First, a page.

- Word count: 718
It happens to Odysseus just after he has been held hostage by calypso for seven years. This is a good example of revenge and relationships of the time and the need to keep honor, and the importance of the family. Hermes: Hermes is only a messenger for the gods, but nevertheless, he still plays a very important role in the unfolding of the plot. He goes to Ogygia after Odysseus has been there for seven years, and persuades Calypso to let Odysseus go, as that is the wish of the Gods; and she does this. This moves the story along, because if Calypso had not been told to let him go, he may have stayed there indefinitely, so Hermes doing this intervenes with the plot of the story.
- Word count: 666
Character Sketch on Creon in Jean Anouilh's version of Antigone - Jean anouilh's "modern" version of Antigone is an adaptation of the version written by Sophocles for the Athenian theatre.
These contrasts in his personality make Creon a more interesting character shaping his as suspicious, confident of himself and his power, loyal to his job and practical. The most evident contrast occurs between Creon's loyalty to the state and his practical mentality. This occurs because of the quantity and quality of speeches on the duty towards the law and the state made by Creon in his effort to dissuade Antigone in contrast with his meditated actions in order to preserve his interests.
- Word count: 1065
Creon does not understand that there is more to good leadership than having people intimidated into respect for him. For example, when the Sentry comes to tell him of the body being buried he threatens the soldier with death even though it is quite clear that he has played no part in the crime. He is angry, abrupt and most importantly desperately striving to be a strong leader. I feel that he confuses being a good leader with being a strong leader, he feels that if you are one then you are automatically the other.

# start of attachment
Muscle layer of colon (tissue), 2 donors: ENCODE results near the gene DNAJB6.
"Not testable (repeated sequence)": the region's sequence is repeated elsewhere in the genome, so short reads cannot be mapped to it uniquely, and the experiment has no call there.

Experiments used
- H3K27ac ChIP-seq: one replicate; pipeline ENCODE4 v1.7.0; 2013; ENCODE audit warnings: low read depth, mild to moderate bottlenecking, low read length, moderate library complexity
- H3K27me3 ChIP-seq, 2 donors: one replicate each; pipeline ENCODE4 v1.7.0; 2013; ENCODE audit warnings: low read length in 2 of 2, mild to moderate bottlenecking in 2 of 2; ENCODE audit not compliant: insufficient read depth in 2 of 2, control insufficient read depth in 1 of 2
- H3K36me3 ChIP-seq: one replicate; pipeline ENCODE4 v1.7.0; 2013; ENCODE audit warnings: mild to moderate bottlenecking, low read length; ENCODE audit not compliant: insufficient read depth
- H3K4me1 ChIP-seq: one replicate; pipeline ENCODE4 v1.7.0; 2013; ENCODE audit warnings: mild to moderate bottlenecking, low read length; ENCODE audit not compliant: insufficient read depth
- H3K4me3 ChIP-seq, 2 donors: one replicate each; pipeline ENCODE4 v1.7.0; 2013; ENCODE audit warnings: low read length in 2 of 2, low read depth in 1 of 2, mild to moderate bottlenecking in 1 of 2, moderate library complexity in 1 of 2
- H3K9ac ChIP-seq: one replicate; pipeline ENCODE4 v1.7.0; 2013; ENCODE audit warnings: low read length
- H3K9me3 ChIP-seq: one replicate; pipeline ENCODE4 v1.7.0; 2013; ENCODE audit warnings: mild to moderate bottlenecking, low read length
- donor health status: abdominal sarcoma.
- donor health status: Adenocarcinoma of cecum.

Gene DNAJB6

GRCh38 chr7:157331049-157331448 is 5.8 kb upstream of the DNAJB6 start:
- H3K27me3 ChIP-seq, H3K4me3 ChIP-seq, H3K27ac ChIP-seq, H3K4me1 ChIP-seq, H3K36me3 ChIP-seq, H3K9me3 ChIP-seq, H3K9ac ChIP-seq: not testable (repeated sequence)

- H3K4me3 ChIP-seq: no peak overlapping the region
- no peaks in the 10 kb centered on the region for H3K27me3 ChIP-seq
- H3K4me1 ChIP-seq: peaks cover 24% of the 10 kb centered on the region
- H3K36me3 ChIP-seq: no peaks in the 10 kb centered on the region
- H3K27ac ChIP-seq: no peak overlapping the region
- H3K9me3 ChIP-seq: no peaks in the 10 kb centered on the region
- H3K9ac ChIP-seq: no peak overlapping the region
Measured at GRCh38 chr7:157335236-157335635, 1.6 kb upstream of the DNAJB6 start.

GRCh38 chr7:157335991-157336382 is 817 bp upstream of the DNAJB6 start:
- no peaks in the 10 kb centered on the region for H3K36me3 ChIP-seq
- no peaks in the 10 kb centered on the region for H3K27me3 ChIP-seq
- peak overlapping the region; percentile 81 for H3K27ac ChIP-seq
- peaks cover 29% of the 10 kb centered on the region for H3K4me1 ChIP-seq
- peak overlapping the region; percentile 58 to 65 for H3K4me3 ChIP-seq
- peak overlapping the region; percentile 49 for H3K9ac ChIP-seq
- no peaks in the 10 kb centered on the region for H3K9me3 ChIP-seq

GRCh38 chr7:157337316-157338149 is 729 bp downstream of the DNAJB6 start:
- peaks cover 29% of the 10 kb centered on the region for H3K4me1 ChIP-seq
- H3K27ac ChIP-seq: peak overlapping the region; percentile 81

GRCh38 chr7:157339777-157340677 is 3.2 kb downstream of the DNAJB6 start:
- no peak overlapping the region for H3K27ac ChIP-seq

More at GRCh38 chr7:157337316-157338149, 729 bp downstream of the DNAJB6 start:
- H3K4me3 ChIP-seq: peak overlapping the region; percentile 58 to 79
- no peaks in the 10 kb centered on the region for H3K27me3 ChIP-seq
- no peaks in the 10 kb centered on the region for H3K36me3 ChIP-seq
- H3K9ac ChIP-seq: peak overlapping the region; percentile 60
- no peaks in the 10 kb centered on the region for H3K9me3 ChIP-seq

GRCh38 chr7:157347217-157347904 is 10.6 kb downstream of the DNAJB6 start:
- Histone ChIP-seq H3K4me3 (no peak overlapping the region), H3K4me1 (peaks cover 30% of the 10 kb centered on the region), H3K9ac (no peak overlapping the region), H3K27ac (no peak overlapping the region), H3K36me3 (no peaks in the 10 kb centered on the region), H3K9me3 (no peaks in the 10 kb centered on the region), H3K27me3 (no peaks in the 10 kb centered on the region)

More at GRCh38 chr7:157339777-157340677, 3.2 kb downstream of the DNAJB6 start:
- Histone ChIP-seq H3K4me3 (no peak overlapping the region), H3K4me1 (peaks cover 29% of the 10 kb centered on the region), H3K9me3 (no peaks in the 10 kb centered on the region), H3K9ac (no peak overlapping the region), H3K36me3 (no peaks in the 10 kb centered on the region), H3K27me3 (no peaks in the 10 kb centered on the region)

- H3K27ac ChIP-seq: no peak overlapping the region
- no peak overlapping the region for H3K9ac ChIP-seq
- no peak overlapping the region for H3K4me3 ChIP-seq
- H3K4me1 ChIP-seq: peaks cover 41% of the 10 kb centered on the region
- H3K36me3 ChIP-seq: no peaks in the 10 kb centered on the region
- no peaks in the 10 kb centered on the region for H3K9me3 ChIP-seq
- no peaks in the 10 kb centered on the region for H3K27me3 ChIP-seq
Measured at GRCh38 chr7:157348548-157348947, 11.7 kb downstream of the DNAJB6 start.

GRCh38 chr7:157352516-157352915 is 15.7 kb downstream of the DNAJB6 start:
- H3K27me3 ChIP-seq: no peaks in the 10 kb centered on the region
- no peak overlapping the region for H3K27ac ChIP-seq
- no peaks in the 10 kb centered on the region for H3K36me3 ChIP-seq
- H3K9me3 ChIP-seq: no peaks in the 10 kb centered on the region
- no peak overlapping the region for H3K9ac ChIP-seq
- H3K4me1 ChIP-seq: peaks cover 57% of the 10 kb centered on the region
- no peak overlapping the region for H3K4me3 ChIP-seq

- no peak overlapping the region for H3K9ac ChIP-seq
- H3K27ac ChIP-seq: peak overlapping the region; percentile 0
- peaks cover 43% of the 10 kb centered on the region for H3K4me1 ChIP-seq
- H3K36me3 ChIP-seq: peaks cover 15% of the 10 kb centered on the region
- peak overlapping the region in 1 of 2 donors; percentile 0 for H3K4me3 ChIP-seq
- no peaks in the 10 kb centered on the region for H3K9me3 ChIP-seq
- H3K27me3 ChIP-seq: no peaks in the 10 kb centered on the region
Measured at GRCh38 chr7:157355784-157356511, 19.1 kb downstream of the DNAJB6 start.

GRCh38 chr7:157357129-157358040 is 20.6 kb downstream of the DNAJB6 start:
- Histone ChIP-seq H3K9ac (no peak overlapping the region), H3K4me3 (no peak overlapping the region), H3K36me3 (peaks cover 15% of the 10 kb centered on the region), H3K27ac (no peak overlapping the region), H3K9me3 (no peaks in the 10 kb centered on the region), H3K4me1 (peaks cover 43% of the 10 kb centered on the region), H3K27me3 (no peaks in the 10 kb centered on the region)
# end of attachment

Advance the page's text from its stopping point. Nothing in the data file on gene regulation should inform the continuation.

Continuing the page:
- Word count: 3537
"Jason is detestable - and uncomfortably like us. By contrast Medea, except that she is intensely a person in her own right, might be called Eros (love) incarnate, and because Love and Hate are closely allied, she has become Hate incarnate"
In Medea's mind, what she does is not in the slightest bit immoral, but a just retaliation for a broken heart. Granted, the way in which she brings about this payback is hardly conceivable to a sane human mind, and not what one expects others to do, but on an emotional and moral scale, the fact that she destroys Jason's whole world in retaliation is understandable; to a passionate woman like Medea, love is an extremely powerful feeling, and Jason in a sense was her world and her whole life.
- Word count: 2116
We see Creon acting very proud when his son Heamon tries to offer him friendly advice, and Creon gets angry, insultive and rejects his advice out of stubbornness, pride and an uncompromising attachment to a set of virtues, Creon's love of authority and pride leads him to an unthinking hatred for any perceived threat to his rules and orders, even if this means he turns on his own son. We also see an old Prophet Teiresias offering his prophecies to Creon, even though the prophet has never been wrong, creon cannot back down because he has so much pride and faith in his own sense of order that he cannot imagine the gods' will being different from his own.